Back to Basics II: Deadlifts

Deadlifts are a foundational movement for many other (and more advanced) exercise movements, and proper form is absolutely critical. As you start to use heavier weights, whether you are bodybuilding, strength building, or simply trying to shape the legs, the deadlift is a key component to Gluteal, Hamstring and lower back strength. Performing them correctly will allow you to strengthen your back and legs, and give your legs a nice shape: Round, lifted butt and balanced hamstrings and quads. Performing them correctly takes a great deal of concentration and practice with little to no weight – and slowly building the weight up. I see improper deadlifts being performed all the time at the gym, which is why it may be a good idea to ask a trainer to spot you to ensure correct form.

The deadlift will look similar to a Squat at first, and uses essentially the same muscle groups, however much more focus is placed on the Gluteals (butt) and Hamstrings (backs of the thighs). The Erector Spinae is also very active in this movement, which is why it can cause damage if done improperly.

Always start in front of a mirror (turned to the side so you can see your profile), with a light bar or dumbells. I usually have people perform the exercise with the barbell alone (no plates added), to get a feel for using the bar, while ensuring the weight is not too heavy. Follow these steps:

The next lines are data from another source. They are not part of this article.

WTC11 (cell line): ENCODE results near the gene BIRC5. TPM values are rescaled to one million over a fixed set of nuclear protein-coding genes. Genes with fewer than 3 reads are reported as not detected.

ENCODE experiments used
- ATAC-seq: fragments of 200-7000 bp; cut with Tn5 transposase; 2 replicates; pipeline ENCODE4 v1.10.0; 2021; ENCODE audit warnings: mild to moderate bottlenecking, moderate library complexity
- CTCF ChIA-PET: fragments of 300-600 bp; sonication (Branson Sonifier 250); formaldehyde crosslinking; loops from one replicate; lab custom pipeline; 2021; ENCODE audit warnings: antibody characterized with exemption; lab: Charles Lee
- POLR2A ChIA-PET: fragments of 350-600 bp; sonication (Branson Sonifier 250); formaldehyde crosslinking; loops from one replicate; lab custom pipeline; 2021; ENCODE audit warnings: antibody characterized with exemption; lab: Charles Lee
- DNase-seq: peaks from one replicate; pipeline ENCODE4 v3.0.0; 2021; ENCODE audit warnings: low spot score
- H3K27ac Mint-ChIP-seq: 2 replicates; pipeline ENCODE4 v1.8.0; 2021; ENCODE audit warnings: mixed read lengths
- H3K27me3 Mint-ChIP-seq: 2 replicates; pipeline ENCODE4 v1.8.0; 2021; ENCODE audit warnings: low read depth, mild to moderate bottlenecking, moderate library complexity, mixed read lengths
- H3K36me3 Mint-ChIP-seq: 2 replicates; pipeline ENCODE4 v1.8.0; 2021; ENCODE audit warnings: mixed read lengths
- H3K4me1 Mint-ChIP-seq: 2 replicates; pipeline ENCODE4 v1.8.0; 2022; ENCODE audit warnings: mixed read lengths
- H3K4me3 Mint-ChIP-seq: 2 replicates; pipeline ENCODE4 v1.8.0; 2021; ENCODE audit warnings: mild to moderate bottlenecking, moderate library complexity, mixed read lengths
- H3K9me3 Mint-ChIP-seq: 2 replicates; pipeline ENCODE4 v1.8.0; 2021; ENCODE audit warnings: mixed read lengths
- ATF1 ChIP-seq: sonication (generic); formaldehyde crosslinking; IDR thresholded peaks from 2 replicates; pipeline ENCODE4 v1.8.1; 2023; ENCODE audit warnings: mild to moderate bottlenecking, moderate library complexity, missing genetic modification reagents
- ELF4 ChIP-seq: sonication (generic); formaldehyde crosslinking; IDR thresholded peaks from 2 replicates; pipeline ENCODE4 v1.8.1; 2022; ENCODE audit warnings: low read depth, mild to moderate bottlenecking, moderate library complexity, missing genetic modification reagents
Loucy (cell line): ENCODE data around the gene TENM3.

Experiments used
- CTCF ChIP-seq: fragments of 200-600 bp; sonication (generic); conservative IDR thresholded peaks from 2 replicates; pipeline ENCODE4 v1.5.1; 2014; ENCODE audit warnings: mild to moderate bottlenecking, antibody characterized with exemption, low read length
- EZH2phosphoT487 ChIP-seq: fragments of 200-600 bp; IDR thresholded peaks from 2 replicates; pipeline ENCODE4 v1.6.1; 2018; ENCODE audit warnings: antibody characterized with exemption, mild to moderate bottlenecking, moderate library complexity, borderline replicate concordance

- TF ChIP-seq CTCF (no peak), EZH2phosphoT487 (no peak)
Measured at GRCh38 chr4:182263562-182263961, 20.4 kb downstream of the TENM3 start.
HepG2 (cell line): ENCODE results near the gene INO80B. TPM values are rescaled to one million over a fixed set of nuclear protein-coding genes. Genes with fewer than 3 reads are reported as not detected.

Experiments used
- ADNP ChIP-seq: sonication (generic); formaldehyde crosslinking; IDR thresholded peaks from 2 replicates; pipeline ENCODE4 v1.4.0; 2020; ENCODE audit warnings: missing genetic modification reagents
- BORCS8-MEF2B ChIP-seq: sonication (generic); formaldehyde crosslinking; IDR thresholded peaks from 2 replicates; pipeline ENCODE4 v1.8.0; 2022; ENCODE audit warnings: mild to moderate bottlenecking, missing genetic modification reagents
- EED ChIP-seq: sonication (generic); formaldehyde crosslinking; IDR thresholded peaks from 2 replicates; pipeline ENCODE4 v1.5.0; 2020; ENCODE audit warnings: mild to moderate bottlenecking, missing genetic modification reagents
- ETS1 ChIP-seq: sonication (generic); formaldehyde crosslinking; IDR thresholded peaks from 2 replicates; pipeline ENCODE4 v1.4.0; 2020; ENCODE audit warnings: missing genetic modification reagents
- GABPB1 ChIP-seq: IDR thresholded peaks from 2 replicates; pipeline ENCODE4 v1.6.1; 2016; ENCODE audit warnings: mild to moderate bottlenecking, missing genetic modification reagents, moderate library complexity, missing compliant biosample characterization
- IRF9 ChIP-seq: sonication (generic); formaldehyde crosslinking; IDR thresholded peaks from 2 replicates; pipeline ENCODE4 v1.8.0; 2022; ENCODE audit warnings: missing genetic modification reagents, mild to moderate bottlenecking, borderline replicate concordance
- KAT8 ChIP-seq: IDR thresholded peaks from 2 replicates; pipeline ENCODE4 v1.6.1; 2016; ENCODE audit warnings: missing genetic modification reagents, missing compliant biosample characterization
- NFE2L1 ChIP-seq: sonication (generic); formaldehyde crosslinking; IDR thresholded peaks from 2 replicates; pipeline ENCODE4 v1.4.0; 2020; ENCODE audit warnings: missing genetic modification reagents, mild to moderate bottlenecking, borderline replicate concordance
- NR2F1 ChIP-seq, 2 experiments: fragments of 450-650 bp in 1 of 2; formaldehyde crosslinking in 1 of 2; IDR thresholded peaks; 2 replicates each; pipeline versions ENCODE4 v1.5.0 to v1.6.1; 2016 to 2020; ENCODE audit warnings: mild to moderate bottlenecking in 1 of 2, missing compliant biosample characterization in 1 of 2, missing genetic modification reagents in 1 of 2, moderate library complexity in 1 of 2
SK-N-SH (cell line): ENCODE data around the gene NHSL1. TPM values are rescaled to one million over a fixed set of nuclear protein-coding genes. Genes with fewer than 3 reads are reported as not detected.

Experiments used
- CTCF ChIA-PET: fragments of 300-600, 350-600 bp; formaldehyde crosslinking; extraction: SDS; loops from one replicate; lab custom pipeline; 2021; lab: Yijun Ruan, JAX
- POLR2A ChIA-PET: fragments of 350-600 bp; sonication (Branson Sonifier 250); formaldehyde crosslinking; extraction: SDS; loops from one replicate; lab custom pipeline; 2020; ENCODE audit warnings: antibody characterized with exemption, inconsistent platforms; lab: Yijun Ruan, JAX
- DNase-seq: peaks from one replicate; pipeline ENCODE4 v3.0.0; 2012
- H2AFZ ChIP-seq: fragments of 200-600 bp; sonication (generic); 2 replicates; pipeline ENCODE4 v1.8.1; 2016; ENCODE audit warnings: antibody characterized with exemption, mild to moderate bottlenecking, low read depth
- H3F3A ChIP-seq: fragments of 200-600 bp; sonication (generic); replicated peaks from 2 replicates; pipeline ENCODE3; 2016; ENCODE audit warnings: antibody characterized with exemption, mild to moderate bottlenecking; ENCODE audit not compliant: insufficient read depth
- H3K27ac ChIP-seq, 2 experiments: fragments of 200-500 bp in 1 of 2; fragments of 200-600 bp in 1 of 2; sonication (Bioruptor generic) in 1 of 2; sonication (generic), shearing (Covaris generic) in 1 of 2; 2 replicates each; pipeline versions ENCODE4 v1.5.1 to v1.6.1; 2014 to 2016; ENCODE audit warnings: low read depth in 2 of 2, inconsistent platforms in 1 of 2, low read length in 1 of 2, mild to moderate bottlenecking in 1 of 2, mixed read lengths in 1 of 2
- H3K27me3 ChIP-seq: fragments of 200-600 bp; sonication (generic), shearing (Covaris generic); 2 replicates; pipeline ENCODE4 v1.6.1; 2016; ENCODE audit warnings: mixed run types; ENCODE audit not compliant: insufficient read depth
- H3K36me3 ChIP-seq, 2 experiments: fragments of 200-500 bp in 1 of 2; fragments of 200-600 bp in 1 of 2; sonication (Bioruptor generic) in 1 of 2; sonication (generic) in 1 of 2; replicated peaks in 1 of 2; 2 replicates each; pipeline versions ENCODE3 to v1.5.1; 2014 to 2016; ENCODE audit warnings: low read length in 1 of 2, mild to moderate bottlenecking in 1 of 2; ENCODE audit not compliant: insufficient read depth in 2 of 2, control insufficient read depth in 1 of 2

1. Feet should be planted on the floor, about hip-width apart. The barbell is on the floor, or on a raised surface about 1 foot tall (to mimic plate height if there were any).

2. Squatting down (Refer to this video on Squats if you aren’t sure how to perform this), grip the bar just wider than shoulder width. While you are in this position, ensure your:

  • knees are bent and behind or just overtop of your toes;
  • Abdominals are engaged and back is neutral;
  • chest is facing forwards (chest up!);
  • Chin up and eyes looking up at a 45 degree angle (helps keep the chest up);
  • Shoulders are retracted back and down.

3. Pressing through your heels, keep your back and chest in the same position as #2, and stand straight up by squeezing your Gluteals and pushing your hips forward to meet the bar (bar is always close to your body). Emphasis on squeezing the Glutes and Hamstrings becomes increasingly critical as you lift heavy weight, as those muscles are powerful.

The sequence of a deadlift

The sequence of a deadlift

4. At the top of the movement, squeeze your Glutes and Hamstrings to “lock out” the stance. You want to make sure your hips aren’t coming forward past your shoulders or knees – so stand up tall, without arching your back!

The muscles used in this movement are:

  • Gluteus Maximus: To ensure you are firing this muscle, actively squeeze your buttocks when standing (Hip Extension).
  • Hamstrings: Push your hips forward (called Hip Extension) to fire these muscles.
  • Quadriceps: As your knees straighten (Knee Extension), your Quadriceps are firing. To ensure the focus is not on the quads, squeeze your hamstrings and glutes for more power.
  • Erector Spinae: This is a series of muscles also known as your “lower back”. They are working in two ways – to stabilize your core (midsection), and to extend your torso (bringing your chest up).
  • Abdominals (Secondary): Your abs are stabilizing your core, as in any exercise (isometric contraction)
  • Rhomdoids, Middle Trapezius, Latissimus Dorsi (Secondary): Your back is stabilizing your torso as well to help keep it neutral, and your shoulder blades back and down.

The deadlift is also a great exercise for increasing core strength – which will ultimately lead to better posture, and prevention of back injuries.

Happy Lifting!


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